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Thursday, October 30, 2014

Kink or crime—loss of hope and trust is the result

Last week I heard some stunning news break over the airwaves; CBC had broken off their relationship with long-time radio host Jian Ghomeshi. I had been a fan of Ghomeshi's since he started his flagship morning radio show Q and I could not believe what my ears were hearing.

As the day went on more news broke on the story and then there was the famous/infamous Facebook post that Ghomeshi published in order to get the jump on the upcoming media storm.

My first thought when I read Ghomeshi's post was, 'Well at least he is straight-- all be it with a few kinks.' Because with a voice that a girlfriend of mine described as 'chocolatey' I doubt I am the only woman who thought it would be nice if he was available in the heterosexual supermarket. A visceral if not enlightened reaction.

After that it was disbelief. This man, who I had gone to bed with night after night via the radio waves, could not possibly be a sexual predator. A criminal.

I did not want to believe that I had once again put my trust in some one only to find it blasted to pieces like some kind of pumpkin drop on Late Night with David Letterman-- another case in point for disappointment.

How could it be that a man that I had heard arbitrate a discussion on rape culture had suddenly become the poster boy for the topic?

And then there is the other thing, a very unfair thing but nonetheless a truism-- Ghomeshi is Iranian and he personified what it means to be Iranian to most Canadians. It is a very heavy burden that he certainly should not be weighted with but through his openness we learned about Iran and the wonders that are hidden behind the country's not-so-loveable leaders. Through him we have been given a glimpse of a culture that we otherwise would not have had and no doubt would not have gone in search of. He's done more to make Canadians see Iran and its people for what they really are; people, than any other person or cultural outreach effort I can think of. How much of that progress will now be lost? I hope not much.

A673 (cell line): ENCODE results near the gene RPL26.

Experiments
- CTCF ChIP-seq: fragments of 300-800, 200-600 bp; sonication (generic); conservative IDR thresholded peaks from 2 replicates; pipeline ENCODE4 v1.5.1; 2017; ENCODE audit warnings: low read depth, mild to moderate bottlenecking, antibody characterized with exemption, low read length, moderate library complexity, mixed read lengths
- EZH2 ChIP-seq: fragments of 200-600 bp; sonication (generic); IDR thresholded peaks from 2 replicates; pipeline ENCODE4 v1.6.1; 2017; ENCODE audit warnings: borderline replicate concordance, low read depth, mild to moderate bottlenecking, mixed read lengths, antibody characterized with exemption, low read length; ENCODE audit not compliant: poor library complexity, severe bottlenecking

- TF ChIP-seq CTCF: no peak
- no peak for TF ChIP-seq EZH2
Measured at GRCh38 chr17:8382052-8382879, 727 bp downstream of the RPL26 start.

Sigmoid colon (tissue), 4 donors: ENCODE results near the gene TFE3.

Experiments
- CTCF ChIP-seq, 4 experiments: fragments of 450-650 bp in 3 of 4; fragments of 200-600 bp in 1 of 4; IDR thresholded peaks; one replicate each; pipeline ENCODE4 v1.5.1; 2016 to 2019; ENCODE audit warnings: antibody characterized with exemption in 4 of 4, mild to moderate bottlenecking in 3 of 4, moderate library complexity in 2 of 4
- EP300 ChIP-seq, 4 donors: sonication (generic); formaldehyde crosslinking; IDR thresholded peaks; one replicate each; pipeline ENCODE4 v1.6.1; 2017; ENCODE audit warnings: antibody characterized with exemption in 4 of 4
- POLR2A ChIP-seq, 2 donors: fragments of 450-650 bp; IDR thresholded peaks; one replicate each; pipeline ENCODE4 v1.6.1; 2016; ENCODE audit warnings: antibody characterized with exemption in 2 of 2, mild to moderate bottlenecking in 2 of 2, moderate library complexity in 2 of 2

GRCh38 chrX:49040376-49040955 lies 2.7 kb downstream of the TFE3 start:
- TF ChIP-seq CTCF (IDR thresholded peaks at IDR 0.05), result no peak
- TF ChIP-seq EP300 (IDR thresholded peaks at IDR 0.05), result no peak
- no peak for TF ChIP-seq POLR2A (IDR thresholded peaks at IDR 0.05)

At this point I have stopped reading the Ghomeshi media coverage. There have too often been people in the public eye that we looked up to only later to find out that they were secret monsters.

Constantly misjudging people in the public eye has left me feeling jaded. I know that as listeners to radio we feel an intimacy with the voices that enter our lives and this is part of the beauty of the medium. But I also know that this feeling of knowing the voice that comes out of the box is misplaced. We don't know them any more than they know us; the listener.

No matter what happens now with lawsuits and accusations, the cultural life of Canada has been dealt a serious blow and once again the publics' trust has been waylaid.

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